Mississippi stood in the crucible that was the Rebels’ football game with Kentucky, punch-drunk and looking for a place to fall down. Two hours later, they danced away from Lexington with a last-second, 37-34 victory that will take its place among a too-long list of Big Blue bitter memories.
In what has become the disturbing pattern of the 2017 football season, the Wildcats have played well enough to have won nine of 10 games, but they’ve won only six while losing three. That second number could be much larger.
In four of the six wins, the opposing team had a pass in the air as time expired that could have ruined the moment. Against Mississippi, the Cats played with fire one too many times. On this night, an inability to deliver a knockout punch cost them everything.
“We have three big games left and we’ve got to invest,” Mark Stoops said. “It should hurt a lot if you invest a lot. It hurts.”
Mississippi was hurting when the victory was there for the taking. The Wildcats had just driven 80 yards in only five plays, delivering the haymaker with a 46-yard touchdown strike to the gifted tight end, C.J. Conrad.
Perhaps the most vital cog in Kentucky’s blocking scheme last week in the win over Tennessee, Conrad re-materialized as a linebacker’s nightmare against the Rebels, scampering home for a 10-point lead.
It was the Wildcats’ first possession of the third quarter and it ended the same way as their last possession of the second quarter – in the end zone. An Ole Miss team that knows it won’t be heading for a bowl game, coached by a staff that has a pretty good idea they’ll be packing their collective bags at the end of the season, dutifully took their standing eight count.
But then Kentucky became just plain benevolent. The Wildcats’ defense held the Rebs on a rare three-and-out, but the offense went into a deep, deep slumber, settling for four straight three-and-outs of its own. It’s as though Kentucky rushed across the ring, administered smelling salts to Ole Miss, dashed cold water in its face and gave it an alcohol rubdown, inviting it right back into the fray.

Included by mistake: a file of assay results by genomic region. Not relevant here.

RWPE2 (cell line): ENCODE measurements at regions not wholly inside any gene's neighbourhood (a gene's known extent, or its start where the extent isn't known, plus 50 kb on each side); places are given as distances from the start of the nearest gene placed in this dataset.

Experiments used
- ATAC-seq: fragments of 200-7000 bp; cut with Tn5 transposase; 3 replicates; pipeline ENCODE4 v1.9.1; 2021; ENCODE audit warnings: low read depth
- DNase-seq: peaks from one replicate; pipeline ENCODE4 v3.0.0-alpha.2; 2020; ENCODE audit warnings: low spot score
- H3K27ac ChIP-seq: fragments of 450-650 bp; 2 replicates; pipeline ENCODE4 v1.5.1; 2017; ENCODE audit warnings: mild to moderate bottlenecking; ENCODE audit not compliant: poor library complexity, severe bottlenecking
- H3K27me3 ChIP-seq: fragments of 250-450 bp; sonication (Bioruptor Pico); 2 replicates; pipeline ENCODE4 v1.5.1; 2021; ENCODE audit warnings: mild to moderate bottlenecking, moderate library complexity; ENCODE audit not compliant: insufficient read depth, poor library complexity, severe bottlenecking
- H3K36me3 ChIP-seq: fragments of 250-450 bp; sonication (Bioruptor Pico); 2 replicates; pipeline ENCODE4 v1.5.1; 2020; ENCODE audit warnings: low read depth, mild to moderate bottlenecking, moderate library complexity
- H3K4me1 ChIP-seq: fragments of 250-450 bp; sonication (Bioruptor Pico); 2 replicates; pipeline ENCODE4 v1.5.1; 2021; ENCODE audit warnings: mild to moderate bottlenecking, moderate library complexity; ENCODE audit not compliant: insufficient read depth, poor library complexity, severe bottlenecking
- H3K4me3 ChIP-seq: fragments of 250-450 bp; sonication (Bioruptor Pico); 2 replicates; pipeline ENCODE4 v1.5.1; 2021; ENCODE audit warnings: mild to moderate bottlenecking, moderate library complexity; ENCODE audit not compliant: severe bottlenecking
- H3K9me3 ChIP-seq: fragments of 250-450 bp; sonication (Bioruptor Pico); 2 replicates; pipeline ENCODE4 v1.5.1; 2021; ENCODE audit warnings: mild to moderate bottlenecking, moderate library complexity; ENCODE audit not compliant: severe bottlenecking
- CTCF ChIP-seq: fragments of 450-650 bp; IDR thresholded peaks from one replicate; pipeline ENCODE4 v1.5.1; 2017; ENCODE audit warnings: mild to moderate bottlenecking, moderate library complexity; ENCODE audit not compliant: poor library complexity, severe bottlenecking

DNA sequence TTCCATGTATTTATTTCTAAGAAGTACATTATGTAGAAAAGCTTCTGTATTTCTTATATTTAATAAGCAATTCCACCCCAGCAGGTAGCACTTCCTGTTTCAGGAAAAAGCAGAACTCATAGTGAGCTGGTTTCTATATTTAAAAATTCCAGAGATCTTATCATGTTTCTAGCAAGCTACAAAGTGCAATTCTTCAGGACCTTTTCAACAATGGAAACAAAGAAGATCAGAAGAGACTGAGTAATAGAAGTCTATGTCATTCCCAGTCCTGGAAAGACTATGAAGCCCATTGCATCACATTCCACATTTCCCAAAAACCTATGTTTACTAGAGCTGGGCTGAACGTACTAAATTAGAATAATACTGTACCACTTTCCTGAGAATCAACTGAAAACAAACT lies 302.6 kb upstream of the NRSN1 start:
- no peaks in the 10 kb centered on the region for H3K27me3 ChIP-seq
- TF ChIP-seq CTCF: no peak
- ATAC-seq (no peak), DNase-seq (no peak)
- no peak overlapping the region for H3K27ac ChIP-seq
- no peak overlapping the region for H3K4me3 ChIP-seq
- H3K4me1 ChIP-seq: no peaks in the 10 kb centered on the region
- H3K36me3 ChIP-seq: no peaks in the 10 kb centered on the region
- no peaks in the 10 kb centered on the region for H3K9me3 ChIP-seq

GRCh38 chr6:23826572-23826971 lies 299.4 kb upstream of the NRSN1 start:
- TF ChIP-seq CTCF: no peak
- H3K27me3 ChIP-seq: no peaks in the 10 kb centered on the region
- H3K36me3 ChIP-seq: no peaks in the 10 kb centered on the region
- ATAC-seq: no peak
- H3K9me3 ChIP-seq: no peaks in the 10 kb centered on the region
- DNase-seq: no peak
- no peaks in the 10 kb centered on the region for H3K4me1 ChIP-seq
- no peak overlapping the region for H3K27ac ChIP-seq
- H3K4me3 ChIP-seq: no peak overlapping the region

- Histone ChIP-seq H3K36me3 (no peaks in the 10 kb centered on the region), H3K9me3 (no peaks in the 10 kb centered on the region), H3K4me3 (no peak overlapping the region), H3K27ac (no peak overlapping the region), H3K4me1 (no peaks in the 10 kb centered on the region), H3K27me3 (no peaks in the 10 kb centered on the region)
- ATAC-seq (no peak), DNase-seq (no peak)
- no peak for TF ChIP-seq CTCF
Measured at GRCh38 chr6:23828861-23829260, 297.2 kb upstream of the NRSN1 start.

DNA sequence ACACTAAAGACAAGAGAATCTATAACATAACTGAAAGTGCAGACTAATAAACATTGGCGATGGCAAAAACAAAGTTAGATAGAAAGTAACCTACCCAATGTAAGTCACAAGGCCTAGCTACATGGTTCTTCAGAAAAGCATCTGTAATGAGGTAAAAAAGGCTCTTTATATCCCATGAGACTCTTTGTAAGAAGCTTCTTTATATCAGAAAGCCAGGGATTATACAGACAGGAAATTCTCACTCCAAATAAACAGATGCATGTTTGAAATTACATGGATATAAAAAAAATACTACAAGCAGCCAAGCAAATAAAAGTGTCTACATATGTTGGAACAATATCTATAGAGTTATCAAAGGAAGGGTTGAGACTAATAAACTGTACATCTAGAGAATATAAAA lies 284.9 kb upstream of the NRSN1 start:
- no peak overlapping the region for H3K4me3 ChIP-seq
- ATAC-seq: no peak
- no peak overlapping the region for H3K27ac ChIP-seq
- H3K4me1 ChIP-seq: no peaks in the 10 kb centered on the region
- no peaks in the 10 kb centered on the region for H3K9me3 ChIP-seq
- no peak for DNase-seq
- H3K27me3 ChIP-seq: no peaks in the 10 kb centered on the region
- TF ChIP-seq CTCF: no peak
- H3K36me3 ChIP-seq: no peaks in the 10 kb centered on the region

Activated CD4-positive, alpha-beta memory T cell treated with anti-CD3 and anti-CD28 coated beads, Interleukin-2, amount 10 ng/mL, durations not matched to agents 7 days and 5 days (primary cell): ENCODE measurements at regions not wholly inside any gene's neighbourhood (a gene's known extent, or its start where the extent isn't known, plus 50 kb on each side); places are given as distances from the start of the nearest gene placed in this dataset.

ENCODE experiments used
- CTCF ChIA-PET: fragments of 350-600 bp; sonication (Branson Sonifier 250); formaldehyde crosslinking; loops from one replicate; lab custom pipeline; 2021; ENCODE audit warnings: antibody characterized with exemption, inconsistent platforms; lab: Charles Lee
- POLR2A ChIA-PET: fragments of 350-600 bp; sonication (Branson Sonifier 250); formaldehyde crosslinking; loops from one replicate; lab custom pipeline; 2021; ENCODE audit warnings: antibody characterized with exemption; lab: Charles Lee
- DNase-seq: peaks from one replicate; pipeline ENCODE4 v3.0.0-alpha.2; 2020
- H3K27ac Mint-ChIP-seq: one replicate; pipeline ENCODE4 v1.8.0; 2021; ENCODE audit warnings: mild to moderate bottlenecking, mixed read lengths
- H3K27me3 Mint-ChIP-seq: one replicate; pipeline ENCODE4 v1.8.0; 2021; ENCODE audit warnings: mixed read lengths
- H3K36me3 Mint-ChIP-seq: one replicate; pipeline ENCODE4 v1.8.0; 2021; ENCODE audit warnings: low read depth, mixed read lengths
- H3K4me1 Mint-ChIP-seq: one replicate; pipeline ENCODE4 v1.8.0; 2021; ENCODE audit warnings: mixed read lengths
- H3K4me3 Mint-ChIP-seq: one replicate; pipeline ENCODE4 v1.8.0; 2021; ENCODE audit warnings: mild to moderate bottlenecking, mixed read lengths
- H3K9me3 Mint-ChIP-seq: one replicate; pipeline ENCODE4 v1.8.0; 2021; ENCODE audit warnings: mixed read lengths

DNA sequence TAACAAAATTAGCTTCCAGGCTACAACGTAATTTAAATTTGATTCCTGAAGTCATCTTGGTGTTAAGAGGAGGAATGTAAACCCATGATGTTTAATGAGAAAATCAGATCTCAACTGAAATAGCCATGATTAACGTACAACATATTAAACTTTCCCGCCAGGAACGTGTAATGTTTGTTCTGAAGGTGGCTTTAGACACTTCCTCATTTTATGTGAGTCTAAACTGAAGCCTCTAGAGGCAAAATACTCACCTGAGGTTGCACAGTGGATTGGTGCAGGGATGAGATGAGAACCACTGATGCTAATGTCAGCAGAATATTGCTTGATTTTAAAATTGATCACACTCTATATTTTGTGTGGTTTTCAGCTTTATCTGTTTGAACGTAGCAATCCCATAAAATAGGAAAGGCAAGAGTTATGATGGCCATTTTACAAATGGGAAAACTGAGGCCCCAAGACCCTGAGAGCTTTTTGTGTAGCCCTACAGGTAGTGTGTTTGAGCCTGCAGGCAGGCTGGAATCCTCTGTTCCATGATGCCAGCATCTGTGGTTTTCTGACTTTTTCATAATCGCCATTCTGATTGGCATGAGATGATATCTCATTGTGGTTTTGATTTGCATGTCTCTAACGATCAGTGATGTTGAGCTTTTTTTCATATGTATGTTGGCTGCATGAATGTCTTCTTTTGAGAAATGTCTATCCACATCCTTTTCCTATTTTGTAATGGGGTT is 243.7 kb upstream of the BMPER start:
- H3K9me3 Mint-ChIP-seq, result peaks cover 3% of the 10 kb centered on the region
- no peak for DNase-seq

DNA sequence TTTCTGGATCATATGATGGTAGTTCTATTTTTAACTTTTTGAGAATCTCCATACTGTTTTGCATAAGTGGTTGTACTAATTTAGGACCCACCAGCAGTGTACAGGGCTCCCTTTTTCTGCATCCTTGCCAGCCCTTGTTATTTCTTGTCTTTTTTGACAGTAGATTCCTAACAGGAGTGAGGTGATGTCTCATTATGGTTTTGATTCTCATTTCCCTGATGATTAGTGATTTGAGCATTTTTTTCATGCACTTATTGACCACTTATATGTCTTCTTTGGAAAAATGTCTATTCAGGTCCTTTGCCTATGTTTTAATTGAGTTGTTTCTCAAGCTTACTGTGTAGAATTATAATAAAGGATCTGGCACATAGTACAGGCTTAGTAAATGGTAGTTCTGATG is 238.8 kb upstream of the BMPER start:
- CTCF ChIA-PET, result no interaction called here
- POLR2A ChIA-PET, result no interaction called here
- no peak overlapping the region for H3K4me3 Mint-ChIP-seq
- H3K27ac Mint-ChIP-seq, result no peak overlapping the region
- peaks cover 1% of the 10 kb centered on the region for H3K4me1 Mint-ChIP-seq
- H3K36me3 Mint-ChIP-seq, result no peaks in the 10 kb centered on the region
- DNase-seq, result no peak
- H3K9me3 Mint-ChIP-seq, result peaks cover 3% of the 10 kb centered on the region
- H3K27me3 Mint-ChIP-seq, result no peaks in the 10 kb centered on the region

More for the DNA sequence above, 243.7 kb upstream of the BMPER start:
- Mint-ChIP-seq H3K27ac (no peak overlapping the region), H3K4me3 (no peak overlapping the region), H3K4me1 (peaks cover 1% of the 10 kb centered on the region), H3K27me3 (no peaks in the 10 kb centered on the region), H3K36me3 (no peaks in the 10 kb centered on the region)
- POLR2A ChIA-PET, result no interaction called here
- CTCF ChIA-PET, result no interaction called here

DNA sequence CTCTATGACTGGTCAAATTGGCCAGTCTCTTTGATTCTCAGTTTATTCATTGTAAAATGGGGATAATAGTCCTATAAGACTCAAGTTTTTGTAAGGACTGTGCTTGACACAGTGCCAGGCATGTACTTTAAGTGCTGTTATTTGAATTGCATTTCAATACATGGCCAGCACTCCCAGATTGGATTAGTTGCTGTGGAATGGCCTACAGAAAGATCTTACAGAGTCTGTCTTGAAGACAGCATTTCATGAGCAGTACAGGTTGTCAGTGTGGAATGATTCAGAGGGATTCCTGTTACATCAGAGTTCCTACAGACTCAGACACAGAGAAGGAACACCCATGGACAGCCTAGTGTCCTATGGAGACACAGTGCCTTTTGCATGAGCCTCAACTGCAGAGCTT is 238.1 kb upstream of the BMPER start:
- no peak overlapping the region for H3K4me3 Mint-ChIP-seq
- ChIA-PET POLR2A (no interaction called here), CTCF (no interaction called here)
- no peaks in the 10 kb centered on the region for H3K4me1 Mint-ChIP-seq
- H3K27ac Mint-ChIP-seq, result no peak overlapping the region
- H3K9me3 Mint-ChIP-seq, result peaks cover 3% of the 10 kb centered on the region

The Rebels obliged.
Taking advantage of Kentucky’s hibernating offense, the Rebs went back to work, scoring 13 straight points and grabbing a 30-27 lead.
After the last of Kentucky’s fruitless offensive series, the UK defense forced an Ole Miss punt which, coupled with a penalty, pinned the Wildcats to their own five-yard line. Just in time, the slumbering offense awakened. The Cats sprang to life.
They ran 12 plays. Benny Snell carried the ball on nine of them, including gains of 19, 21, 13 and nine yards. Mix in an 18-yard completion to Lynn Bowden and suddenly, the Wildcats were a yard away from re-taking the lead. Snell saw to that.
A Kroger Field crowd that had been lulled into a stupor watching the Kentucky offense snore suddenly re-discovered its voice, roaring its approval. But whoever stuck around for the end of this one had to know: There was too much time left – two minutes, 14 seconds.
The Rebels needed 2:09.
They lurched down the field, fending off Kentucky blitzers. They survived a play that seemed essentially to end the game, quarterback Jordan Ta’amu fumbling the ball away, only to have it, upon further review, returned to the Rebels. “For a moment,” Stoops said, “there we were, all celebrating. We thought we had it won.”
Two plays later, Ta’amu lofted a perfect pass to wideout D.K. Metcalf in the corner of the end zone. Cornerback Lonnie Johnson, making his first start, leaped along with him, all but attaching himself to Metcalf’s chest. But it was Metcalf who made the grab, came down with at least one foot in the end zone and, upon further review, scoring the game-winner.
State school math tells us that had the Wildcats, on any one of those misspent offensive series, picked up just one first down, run just a few more plays, Ole Miss might not have had the time it needed to come all the way back.
The Rebels got up off the mat, swung from the heels and connected. Down goes Kentucky. And now it’s time for the Wildcats to clear their heads and come back, punching. Only, somewhere along the way, they need to develop a knockout blow – and learn to use it.